By the draft resolution on the Agreement on highly migratory fish stocks (document A/51/L.28), the Assembly would recognize the importance of the agreement on fish stocks and call upon all States and other entities to ratify or accede to it, and to consider applying it provisionally. It would note with concern that many commercially important straddling fish stocks and highly migratory fish stocks have been subject to heavy and little-regulated fishing efforts, and that some stocks continue to be overfished. It would urge States and relevant agencies and organizations to provide information to the Secretary-General. It would also request the Secretary-General to ensure that reporting on all major fishery-related activities and instruments is effectively coordinated and would include a sub-item on fish stocks in the item "Oceans and law of the sea" at its fifty-second session.
By the draft resolution on large-scale pelagic drift-net fishing (document A/51/L.29), the Assembly would reaffirm the importance it attaches to the full implementation of the global moratorium on all large-scale pelagic drift-net fishing on the high seas of the world's oceans and seas, including enclosed seas and semi-enclosed seas. It would also urge all authorities of members of the international community to take greater enforcement responsibility to ensure full compliance with the global moratorium on drift- net fishing (General Assembly resolution 46/215 of 1991). It would reiterate its call on development assistance organizations to make it a high priority to improve the monitoring and control of fishing activities and the enforcement of fishing regulations. It would also request a further report from the Secretary-General to be submitted at the fifty-second session, and biennially thereafter, and would include a sub-item related to large-scale pelagic drift- net fishing under the item "Oceans and law of the sea" in the agenda of the
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FELICITY WONG (New Zealand), introduced the draft resolutions on the Law of the Sea, the Agreement on highly migratory fish stocks and large-scale pelagic drift-net fishing. She then said the Secretary-General's report was comprehensive and provided the framework for discussion by drawing together all the global developments relating to the world's vast ocean areas. The report, she said, was the single means by which the international community reflected on ocean issues.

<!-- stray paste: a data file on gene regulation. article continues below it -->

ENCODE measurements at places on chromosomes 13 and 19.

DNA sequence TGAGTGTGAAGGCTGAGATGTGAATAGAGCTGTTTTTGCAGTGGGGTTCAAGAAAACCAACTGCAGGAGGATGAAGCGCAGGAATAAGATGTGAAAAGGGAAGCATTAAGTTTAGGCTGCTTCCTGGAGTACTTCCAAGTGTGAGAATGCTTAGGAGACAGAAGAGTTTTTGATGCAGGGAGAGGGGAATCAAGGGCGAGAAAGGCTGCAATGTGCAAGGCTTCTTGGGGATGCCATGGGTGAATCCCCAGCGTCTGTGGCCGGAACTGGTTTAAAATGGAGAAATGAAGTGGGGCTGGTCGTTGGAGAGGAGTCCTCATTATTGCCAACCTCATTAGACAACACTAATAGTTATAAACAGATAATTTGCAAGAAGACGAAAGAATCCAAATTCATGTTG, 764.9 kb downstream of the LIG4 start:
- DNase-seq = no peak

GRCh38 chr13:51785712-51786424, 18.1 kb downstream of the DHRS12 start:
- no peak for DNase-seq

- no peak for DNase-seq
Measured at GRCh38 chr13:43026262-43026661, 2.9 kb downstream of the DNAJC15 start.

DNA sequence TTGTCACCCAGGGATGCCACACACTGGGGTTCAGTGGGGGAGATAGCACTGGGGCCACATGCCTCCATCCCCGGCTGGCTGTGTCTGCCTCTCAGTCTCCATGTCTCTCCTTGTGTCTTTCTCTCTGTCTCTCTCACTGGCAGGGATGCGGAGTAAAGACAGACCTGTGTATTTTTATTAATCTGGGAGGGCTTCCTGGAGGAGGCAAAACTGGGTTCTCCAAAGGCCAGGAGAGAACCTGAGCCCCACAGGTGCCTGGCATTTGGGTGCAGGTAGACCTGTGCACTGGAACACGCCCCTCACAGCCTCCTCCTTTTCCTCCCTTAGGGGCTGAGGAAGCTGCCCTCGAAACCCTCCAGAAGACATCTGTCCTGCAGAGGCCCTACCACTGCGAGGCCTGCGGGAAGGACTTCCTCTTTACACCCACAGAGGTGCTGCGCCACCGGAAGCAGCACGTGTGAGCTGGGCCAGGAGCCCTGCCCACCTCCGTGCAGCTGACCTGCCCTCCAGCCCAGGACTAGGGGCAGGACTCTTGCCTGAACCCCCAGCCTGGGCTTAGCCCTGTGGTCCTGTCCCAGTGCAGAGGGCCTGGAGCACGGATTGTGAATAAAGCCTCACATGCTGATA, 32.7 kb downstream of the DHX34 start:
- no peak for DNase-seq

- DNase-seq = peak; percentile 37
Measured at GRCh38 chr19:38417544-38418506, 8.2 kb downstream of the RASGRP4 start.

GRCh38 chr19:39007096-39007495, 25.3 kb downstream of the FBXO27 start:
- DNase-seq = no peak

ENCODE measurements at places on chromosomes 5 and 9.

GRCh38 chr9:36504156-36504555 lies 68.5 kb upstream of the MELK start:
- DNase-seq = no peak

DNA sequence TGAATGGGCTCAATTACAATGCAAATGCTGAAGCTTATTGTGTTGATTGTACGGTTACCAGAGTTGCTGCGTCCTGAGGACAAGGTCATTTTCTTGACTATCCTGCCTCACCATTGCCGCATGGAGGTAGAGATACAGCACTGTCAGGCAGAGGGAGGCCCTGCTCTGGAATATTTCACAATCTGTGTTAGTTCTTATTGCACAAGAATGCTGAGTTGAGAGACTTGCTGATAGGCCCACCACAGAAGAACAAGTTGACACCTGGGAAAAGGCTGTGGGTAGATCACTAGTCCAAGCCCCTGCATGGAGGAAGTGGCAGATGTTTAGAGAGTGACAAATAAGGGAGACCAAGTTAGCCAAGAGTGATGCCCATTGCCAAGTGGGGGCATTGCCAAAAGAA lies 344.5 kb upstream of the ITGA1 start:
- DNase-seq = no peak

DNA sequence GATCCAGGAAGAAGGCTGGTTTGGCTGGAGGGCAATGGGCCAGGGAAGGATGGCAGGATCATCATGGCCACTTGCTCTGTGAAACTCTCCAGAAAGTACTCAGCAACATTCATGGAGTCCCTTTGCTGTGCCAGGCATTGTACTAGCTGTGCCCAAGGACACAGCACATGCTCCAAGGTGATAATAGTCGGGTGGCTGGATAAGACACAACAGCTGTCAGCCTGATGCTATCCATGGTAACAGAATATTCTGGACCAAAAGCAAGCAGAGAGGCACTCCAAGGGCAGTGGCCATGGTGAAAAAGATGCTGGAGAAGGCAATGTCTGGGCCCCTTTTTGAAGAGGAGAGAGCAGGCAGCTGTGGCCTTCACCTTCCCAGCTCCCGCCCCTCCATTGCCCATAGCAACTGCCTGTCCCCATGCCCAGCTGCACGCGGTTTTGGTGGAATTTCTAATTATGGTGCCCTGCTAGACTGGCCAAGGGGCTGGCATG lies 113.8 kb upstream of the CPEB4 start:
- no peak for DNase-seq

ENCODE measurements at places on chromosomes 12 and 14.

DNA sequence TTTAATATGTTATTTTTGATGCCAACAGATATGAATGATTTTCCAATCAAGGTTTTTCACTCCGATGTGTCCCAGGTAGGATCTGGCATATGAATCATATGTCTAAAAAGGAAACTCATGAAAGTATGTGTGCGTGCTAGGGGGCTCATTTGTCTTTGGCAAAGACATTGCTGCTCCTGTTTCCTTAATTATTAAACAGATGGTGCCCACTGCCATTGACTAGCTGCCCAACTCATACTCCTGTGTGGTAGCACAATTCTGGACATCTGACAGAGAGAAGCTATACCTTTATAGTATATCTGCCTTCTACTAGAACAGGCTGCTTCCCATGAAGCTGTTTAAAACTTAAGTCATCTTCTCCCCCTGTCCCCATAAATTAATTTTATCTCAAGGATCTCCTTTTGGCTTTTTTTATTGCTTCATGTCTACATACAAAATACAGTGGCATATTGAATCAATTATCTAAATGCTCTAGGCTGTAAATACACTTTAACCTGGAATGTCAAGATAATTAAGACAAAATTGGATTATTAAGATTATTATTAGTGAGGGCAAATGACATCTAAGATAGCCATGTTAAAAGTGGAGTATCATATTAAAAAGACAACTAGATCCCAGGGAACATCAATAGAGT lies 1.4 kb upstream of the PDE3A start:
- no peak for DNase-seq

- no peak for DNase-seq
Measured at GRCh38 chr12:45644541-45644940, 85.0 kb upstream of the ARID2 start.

The overall implementation of the Convention on the Law of the Sea was the focus of the central Programme on Oceans at the United Nations, she continued. In the context of present United Nations reforms, the Division for Ocean Affairs and Law of the Sea should continue to receive priority and adequate resources. The General Assembly and the Secretary-General played a central role in that framework. The oversight provided by the General Assembly assumed even greater importance with the universal acceptance of the Convention.
H.L. DE SILVA (Sri Lanka) recalled that it was almost 14 years to the day that the Convention on the Law of the Sea was opened for signature at Montego Bay, Jamaica. It had entered into force nearly 12 years later, in 1994. It was indisputably one of the major achievements of the United Nations and had come to be regarded as a multilateral instrument that held out great promise and vast potential for the maintenance of peace, an equitable basis of sharing the resources of the world's oceans and a means for securing economic and social progress for all peoples of the earth.
For many developing countries, however, the Declaration adopted by the Assembly -- stating that the sea bed and ocean floor were the common heritage of mankind -- was still like "a last will and testament", that had yet to be proved and the benefits of which had yet to be distributed among the beneficiaries. To many of those countries, the ocean appeared to be the only feasible venue for development. But, the requisite financial capacity to realize that aim was absent, as the national priorities of most developing States tended to exhaust available financial resources.
Developing countries, and especially island States, he continued, had always had a vital stake in the protection of their fishing rights. To some extent they were at a disadvantage in comparison to developed States, which were equipped with large and technologically advanced fishing fleets and backed by large-scale commercial interests. They had caused heavy depletion,
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if not exhaustion, of local fishing stocks. The Indian Ocean Tuna Commission should ensure compliance with the internationally recognized regulatory measures for the conservation of that resource, and it should be fully representative of the countries with long-term interests in that region.
LAURENCE N. EDWARDS (Marshall Islands), speaking in his country's capacity as Chair of the South Pacific Forum, said the Forum's members were representatives of what had been called the "aquatic continent". Their cultures and way of life were totally linked to the oceans, its currents and its bounty, and for thousands of years they had relied on the sea for much of their livelihood. It was only in the last 100 years that they had seen serious encroachment into their valuable resources. Concerned over the loss of resources in other parts of the world and fearful of similar events in the Pacific, some members had become involved in the process of the United Nations Convention on the Law of the Sea.